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Children's Music Classes Apollo PA

See below to find children's music classes in Apollo that give access to toddler music classes, children's singing classes, kid's movement education, children's dance classes, as well as advice and content on early childhood music education.

Pennsylvania Govener's School for the Arts
519 Oakdale Road
New Kensington, PA
 
Suzanne Hershey
704 Ivy Street 704 Ivy St., Pittsburgh, PA 15232
Pittsburgh, PA
Instruments
Harp
Styles
Classical, Folk - Country - Bluegrass, Other
Experience Levels
Beginner, Intermediate
Rate
$45
Years of Experience
25 Years

Data Provided By:
Carnegie Mellon University School of Music
5000 Forbes Avenue
Pittsburgh, PA
 
Amitabha C.
(877) 231-8505
Hunters Pt
Greensburg, PA
Subjects
Opera Voice, Music Performance, Singing, Music Theory, Piano
Ages Taught
14 to 99
Specialties
Opera Technique, Jerome Hines Four Voices
Education
University of Southern California - Music in Vocal Arts - 8/2008 - 5/2010 (Master's degree received) Mercyhurst College - Music in Vocal Performance - 8/2004 - 6/2008 (Bachelor's degree received)
Membership Organizations
TakeLessons Music Teacher

Data Provided By:
Pennsylvania Govener's School for the Arts
(724) 339-4443
New Kensington PA
New Kensington, PA

Data Provided By:
Chatham University
Music Program - PO Box 605
Pittsburgh, PA
 
Chatham College Music Institute for the Development of Personal Style
Woodland Road
Pittsburgh, PA
 
Patricia C.
(877) 231-8505
Toohey Rd
Murrysville, PA
Subjects
Music Theory, Piano
Ages Taught
5 to 12
Specialties
I am most experienced in using the Bastien and Alfred method books for piano. For beginner to intermediate students both methods include a lesson book, theory book, technique book and performance/solo book. I specialize in the classical music genre.
Education
Allegheny College - Music and Economics - 1998-2002 (Bachelor's degree received)
Membership Organizations
TakeLessons Music Teacher

Data Provided By:
Elizabeth P.
(877) 231-8505
Pittsburgh, PA
Subjects
Opera Voice, Music Performance, Music Theory, Singing, Theatrical Broadway Singing
Ages Taught
10 to 99
Specialties
Opera, Classical
Education
Gettysburg College, Sunderman Conservatory of Music - Voice Performance, French - 2006-2010 (Bachelor's degree received) Duquesne University, Mary Pappert School of Music - Voice Performance - 2010-2012 (not complete)
Membership Organizations
TakeLessons Music Teacher

Data Provided By:
Chatham University
(800) 837-1290
Pittsburgh PA
Pittsburgh, PA

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Thoughts from a Robben Ford Masterclass

Thoughts from a Robben Ford Masterclass
By Chris Standring ( www.chrisstandring.com )

I was invited to a masterclass recently at USC featuring guitarist Robben Ford. I was particularly keen to go as Robben was quite an influence on me as a growing musician back in the early 80s. Besides that, it is always nice to hang out with the USC professors, they are all great players in their own right, and always fun to hang out with.

I was expecting to see Robben play more and talk about his approach to playing but there was very little. Mostly he answered questions, and there were plenty of those. He began with quite a disclaimer in that he didn't have any formal training, was completely self taught and improved slowly by beating the s∗∗t out of the guitar! Something I think we all relate to.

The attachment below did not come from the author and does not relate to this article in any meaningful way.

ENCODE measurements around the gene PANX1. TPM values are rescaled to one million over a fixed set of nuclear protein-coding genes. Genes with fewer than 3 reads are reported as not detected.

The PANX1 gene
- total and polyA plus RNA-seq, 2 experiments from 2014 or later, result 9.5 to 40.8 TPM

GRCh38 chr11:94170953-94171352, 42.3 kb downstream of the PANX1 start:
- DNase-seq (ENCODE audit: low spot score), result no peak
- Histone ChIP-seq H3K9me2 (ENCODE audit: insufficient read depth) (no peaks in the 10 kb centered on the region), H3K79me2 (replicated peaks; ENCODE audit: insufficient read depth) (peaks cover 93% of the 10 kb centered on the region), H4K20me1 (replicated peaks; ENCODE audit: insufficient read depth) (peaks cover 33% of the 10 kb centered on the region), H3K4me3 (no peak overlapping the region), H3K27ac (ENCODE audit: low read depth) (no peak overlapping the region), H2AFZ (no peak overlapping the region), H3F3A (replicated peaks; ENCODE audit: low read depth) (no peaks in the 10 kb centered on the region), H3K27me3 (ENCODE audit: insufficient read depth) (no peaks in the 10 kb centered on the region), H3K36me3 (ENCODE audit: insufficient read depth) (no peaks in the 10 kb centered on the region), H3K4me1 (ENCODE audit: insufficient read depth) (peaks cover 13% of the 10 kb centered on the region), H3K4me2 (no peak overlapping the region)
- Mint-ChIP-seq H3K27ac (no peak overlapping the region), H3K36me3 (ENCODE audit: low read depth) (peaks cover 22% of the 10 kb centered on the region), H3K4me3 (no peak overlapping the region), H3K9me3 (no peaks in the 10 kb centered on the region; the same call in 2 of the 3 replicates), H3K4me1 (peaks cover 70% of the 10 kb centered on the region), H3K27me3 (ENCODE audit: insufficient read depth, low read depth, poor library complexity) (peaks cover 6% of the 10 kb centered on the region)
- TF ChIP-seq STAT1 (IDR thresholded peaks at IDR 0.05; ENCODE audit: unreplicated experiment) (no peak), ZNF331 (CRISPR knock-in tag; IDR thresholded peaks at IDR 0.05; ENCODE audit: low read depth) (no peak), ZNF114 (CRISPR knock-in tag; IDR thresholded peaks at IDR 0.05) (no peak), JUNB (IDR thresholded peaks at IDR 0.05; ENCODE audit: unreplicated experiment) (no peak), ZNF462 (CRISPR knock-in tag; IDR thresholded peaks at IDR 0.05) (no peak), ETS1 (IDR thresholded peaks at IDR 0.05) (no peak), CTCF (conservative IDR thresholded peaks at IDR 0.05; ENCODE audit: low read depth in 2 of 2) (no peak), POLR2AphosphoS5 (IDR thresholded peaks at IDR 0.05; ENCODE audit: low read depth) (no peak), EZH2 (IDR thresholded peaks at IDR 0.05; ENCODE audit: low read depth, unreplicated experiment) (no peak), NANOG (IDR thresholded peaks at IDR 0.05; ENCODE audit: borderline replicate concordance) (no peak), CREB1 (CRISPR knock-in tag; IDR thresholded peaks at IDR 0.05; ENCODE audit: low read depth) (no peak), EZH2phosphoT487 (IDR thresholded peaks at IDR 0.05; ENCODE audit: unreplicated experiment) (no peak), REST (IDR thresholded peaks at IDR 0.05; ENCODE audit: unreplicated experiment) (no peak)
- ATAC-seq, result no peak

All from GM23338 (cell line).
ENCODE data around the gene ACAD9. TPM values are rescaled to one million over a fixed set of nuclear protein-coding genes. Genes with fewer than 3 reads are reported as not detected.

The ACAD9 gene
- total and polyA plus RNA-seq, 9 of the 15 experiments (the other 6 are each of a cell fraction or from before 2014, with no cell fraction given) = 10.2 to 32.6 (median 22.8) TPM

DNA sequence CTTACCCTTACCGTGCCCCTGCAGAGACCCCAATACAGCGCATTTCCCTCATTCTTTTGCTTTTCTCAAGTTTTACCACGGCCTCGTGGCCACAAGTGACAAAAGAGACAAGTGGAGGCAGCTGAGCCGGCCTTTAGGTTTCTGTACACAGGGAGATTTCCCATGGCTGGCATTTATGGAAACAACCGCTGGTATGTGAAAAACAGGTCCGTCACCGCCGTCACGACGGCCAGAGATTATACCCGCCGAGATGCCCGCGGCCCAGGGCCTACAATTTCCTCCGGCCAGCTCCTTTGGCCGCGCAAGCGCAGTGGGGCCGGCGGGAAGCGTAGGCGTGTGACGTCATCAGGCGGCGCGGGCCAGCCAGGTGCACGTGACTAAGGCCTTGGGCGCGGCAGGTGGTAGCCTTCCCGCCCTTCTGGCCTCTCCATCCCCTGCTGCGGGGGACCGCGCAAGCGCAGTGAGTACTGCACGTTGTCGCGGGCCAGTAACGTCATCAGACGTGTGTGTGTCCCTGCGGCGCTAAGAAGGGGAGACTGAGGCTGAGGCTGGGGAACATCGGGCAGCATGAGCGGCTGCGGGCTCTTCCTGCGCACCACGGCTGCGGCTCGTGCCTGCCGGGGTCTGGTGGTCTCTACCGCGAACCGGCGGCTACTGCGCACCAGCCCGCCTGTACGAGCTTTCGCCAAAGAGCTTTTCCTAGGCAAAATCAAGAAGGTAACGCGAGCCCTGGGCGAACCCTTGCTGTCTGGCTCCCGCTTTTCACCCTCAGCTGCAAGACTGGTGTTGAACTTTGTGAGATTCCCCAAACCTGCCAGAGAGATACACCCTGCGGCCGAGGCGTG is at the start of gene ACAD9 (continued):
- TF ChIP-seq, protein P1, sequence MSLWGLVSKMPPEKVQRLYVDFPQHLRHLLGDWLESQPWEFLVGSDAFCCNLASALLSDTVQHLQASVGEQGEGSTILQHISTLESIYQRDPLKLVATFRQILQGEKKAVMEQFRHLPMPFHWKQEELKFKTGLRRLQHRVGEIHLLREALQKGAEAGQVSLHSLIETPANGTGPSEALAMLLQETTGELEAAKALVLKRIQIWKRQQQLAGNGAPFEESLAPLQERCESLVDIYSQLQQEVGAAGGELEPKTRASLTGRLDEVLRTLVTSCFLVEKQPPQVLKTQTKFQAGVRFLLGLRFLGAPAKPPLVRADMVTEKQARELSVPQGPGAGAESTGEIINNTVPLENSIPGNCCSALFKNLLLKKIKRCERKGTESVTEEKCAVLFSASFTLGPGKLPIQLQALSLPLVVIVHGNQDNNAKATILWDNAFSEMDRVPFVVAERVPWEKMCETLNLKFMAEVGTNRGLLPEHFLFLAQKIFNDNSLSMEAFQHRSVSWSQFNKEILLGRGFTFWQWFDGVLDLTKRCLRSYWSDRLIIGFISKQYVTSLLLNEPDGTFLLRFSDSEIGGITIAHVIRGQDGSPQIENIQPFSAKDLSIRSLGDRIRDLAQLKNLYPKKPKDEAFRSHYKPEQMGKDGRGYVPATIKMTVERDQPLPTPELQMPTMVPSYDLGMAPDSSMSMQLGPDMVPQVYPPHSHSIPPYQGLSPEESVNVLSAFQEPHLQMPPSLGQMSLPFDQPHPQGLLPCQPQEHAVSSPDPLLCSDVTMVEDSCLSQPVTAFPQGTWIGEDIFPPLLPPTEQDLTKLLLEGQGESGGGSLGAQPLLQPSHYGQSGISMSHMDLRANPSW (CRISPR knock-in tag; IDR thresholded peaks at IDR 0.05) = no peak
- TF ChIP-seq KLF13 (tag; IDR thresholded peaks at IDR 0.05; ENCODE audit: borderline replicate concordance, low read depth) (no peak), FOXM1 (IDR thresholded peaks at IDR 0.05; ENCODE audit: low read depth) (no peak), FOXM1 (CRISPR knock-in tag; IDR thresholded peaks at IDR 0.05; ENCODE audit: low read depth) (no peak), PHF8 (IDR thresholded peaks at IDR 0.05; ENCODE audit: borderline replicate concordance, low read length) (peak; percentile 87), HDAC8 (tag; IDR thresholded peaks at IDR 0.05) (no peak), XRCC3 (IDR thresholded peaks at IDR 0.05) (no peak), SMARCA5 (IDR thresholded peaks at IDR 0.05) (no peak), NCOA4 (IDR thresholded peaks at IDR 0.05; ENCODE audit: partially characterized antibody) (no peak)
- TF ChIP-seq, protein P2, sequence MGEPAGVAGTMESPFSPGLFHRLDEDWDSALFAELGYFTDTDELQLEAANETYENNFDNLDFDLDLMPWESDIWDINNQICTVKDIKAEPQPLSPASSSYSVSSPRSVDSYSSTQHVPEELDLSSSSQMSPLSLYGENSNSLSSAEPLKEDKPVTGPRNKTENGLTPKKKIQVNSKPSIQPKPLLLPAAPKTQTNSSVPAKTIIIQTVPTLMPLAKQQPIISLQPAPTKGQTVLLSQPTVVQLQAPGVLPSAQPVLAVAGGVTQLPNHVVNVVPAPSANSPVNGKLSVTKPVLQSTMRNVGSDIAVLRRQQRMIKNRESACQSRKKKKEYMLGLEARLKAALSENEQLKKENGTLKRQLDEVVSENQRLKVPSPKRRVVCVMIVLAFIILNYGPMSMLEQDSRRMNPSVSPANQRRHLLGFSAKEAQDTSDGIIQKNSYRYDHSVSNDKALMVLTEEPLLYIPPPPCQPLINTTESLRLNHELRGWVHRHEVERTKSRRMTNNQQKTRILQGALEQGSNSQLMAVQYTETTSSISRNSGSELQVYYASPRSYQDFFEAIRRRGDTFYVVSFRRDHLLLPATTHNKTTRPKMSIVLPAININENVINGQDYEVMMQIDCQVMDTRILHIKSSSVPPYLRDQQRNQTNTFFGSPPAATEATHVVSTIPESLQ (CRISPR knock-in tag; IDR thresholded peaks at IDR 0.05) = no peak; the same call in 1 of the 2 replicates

He talked about his time with Miles Davis and his start with the Yellowjackets and how he got his first record deal, but then he mentioned something that struck a chord with me (if you pardon the pun!). He talked about the time when it was important to show everyone what he could do on the guitar and the need to get that out of his system. Then, when he was with Miles Davis, it was at a time when he was negotiating his first record deal with Warner Brothers and an opportunity to really start his solo career, something that became a factor in his leaving Miles' band.

Robben then went on to say that that first record with Warners ("Talk To Your Daughter") was a landmark record for him as it took him to a different level as an artist. No longer was it important for him to proove his abilities, but it became important to step up to the next level as a complete artist and find out who he really was.

He then went on to say that what really 'gets him off' was working on his own music, and making it feel good and groove and swing hard. His focus is always on the song itself, what it needs and how to go about serving it.

Then he went on to say that musicians for the most part aren't interested in the notes another musician is playing, but how those notes are being played. Musicians want to hear other players feel the phrase and make it groove hard. That is what the interaction thing is all about.

I should just clarify that I think what Robben is implying here is that musicians should already have a good vocabulary before they take this on board. I'm sure he wouldn't advocate playing all wrong notes. There is certainly a lot of truth in what he says though.

I'm always interested in how an artist arrives at being a truly great artist. Clearly talent is usually there from the beginning but there is always a point where an artist truly becomes great and I think it is around the time that that artist decides it is time to be completely himself or herself. The days of needing to impress others has to go away, the time spent on copying other players' licks and lines needs to be put in perspect...

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